Tête-à-Tête: In the stream of music, does it pay to own?

Welcome to Tête-à-Tête, a series where two of our writers converse on interesting topics in the mobile landscape — through chat. Think of it as a podcast for readers.

This week, Daniel and Douglas talk out their feelings on music ownership.

Douglas Soltys: Dearest Daniel, while perusing the latest print edition of the Mobile Times Herald, I ran across the most interesting piece of news: Spotify has launched in Canada. I was flabbergasted to learn that this ‘streaming music service’ is how the youth of today consume their favourite ballads, folk songs, and big band numbers.

Now, I may be old-fashioned, but I still buy my music on vinyl. I then take the old-fashioned URL provided in my vinyl album, and download the music digitally into my iTunes. Why? because I like owning my music, I like having a library of music on hand at all times, and I don’t like the idea of paying someone a monthly fee for a service you can get free by turning on the radio.

Now Daniel, do you stream? Is that what the kids are calling it? Is it dangerous?


Daniel Bader: Douglas, I stream. In fact, the last CD I bought was in 2012, and it was an album released in 2002 (Wilco’s Yankee Hotel Foxtrot, if you must know). I have purchased individual songs on 7Digital, but since Rdio came to Canada my hands have been freed from the tyranny of stuff.

More than ever, I reject things. My shoebox apartment demands that I purge anything that resembles detritus (which, as a review of consumer products, is quite difficult) so phone boxes, CD cases — even books — have been digitized.

On the one hand, I do miss the process of opening a jewel case and hearing the whirr of the motor, but not enough to want to own every piece of music I enjoy from time to time. Streaming has completely changed the way I listen to music: it allows me to create playlists of my favourite songs from a single band, or genre or decade. It enables rediscovery of old favourites and new artists that I may be interested in. Rdio, over the years, has learned what I like and when an album ends it begins playing tracks it knows I’ll enjoy despite knowing nothing about the artist.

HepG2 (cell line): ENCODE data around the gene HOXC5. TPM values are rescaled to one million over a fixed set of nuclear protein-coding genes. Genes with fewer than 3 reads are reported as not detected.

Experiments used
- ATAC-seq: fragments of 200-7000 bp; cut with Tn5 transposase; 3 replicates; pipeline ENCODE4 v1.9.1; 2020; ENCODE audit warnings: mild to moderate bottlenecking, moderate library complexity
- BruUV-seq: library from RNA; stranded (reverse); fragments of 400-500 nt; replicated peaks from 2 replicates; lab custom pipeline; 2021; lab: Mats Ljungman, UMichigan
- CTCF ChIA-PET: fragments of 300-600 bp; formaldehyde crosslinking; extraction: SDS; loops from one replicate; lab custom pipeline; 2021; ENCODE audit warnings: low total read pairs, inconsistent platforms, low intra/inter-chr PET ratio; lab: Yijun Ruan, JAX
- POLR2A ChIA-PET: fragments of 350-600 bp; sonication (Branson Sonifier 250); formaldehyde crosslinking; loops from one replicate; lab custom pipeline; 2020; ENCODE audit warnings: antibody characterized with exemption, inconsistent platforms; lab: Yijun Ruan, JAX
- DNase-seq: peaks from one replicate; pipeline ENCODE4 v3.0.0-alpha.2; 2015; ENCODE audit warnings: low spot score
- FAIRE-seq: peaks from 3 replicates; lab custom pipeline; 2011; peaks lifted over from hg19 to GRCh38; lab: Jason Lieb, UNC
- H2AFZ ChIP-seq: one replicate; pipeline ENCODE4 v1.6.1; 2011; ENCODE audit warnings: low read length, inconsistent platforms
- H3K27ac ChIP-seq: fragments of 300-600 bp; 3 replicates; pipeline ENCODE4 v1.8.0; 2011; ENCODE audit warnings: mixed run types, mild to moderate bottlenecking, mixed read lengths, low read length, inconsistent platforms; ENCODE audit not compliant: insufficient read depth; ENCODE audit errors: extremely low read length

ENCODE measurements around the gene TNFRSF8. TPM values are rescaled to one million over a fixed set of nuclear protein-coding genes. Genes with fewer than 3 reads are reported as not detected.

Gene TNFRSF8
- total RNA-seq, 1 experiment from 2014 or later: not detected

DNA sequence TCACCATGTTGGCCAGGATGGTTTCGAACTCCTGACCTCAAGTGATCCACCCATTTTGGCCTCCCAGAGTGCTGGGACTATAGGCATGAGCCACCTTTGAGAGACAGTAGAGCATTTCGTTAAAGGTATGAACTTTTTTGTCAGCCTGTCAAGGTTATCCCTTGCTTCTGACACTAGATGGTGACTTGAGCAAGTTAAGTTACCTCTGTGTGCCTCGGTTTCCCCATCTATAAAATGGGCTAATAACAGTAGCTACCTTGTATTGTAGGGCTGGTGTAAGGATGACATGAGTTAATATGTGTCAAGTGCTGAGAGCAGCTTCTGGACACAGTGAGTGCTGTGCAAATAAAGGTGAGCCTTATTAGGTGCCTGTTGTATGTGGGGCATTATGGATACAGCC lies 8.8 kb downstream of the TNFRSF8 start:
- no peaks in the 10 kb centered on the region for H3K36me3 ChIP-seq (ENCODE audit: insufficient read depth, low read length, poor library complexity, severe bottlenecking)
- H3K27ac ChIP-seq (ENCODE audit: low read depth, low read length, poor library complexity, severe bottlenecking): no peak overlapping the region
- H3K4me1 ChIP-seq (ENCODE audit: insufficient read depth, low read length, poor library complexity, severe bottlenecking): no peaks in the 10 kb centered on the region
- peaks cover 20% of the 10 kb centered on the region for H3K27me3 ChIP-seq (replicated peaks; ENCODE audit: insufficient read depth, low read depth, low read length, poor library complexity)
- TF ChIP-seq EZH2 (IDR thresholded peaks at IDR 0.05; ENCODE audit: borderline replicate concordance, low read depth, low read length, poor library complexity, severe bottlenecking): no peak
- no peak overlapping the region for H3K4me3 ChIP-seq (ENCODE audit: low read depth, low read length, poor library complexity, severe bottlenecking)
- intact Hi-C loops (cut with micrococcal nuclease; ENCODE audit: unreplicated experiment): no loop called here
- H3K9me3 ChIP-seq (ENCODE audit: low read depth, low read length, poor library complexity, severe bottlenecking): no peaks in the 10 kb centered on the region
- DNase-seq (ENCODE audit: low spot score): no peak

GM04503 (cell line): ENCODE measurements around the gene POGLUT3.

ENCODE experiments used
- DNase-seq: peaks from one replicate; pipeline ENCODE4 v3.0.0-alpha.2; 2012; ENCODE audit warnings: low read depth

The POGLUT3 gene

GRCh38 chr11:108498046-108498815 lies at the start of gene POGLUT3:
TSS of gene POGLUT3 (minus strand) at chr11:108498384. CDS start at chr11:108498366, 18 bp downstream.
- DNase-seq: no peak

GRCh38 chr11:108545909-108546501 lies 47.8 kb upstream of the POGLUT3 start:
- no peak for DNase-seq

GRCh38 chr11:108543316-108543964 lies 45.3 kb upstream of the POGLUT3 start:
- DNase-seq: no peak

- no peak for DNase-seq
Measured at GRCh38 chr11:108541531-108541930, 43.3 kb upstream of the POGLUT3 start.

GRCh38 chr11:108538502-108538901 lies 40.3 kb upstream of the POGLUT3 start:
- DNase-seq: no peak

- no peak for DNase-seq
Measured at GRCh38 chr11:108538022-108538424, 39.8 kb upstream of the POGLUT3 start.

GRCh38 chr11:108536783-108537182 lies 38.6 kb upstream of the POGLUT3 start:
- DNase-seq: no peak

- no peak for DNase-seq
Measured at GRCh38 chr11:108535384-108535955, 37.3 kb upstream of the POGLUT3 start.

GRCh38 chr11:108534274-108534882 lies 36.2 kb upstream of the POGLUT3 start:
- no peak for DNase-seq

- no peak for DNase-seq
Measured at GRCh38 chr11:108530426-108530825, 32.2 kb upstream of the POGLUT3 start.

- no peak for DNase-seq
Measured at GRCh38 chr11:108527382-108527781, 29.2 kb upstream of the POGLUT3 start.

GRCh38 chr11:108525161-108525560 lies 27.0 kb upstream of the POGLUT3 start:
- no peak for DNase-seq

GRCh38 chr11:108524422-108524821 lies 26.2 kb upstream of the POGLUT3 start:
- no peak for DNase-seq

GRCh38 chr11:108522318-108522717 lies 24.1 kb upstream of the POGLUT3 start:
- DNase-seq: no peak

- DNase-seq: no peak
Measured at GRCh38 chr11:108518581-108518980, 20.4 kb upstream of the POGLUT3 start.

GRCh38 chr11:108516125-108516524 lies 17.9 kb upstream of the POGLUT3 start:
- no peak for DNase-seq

So yes, I stream. And for $9.99/month I’ve overcome my need to own that music. How could you possibly think that’s a bad thing?

Douglas Soltys: Because, dear Daniel, while you are concerned with getting rid of things, I am concerned with loss. Or more specifically, the music that I pay to have access to no longer being accessible. We’ve seen this sort of thing with streaming video services like Netflix — one day all four seasons of Battlestar Galactica are there, the next day they’re not. While I have yet to hear of similar content disruptions with streaming music services (it wouldn’t matter anyway, as none of them run on my gramophone’s operating system), the threat is the same: that which you do not own can most easily be taken from you.

I’m also concerned about how streaming services affect one of the most important aspects of music: discovery. Uncovering new musical favourites previously took effort – a trip to the local store, perusal through the isles, the right recommendation from the bespectacled employee behind the counter. Having all content sent to us through our phones lowers the friction to discovery, but it also shortens its horizon. The core argument is very similar to the one you dealt with regarding predictive text on The Current this past week. Rdio might be smart enough to learn what you like and recommend things that sound similar, or music that other people also listen to, but it will never send something your way on the off chance it might crack you upside the head and change your life.

I also wonder how comfortable should we be with the free data about our personal tastes and preferences we give up for these streaming services. We already have worry about hacks and back-door government portals into our personal data, so why should we be so eager to tell marketers exactly the type of entertainment we consume? So they can continue to sell us more of it, at the expense of squeezing out anything that doesn’t beat-match the previous track?

Daniel: So you’re saying the scale of discovery is more subdued because Rdio and its ilk have a vested interest in pushing certain songs, perhaps being paid by the labels they rely upon for access to the music in the first place?

I don’t mind not owning the music because I rarely need to listen to a certain band or song; if one song isn’t available, I’ll find something that hits the spot. That’s the beauty of music: there are so many ways to arrive at the same feeling. If all we’re concerned about is ownership, labels would have suppressed incredible mashup acts like The Hood Internet and Girl Talk, and prevented us, as consumers, from hearing it.

I feel like streaming arrives at the best compromise between physical ownership and digital accessibility. While you’re paying a monthly fee to access someone else’s content, as long as that business is still viable access remains certain. As for disappearing artists or tracks, competition often leads to more popular artists going to the service with the highest bidder. Spotify or Google Play Music may have a few artists that Rdio doesn’t, but if I need to listen to Beirut I use YouTube or Soundcloud. Or I’ll buy the album.

I think that ownership needs to be rethought not as a poster on a wall, but access to the feelings that poster evokes. I don’t have that nostalgic connection to a record player, nor do I appreciate the “warmer” sound of the needle over the wax. To my ears, music sounds best when I want it, and Rdio, Spotify, Play Music and its competitors make that extremely easy.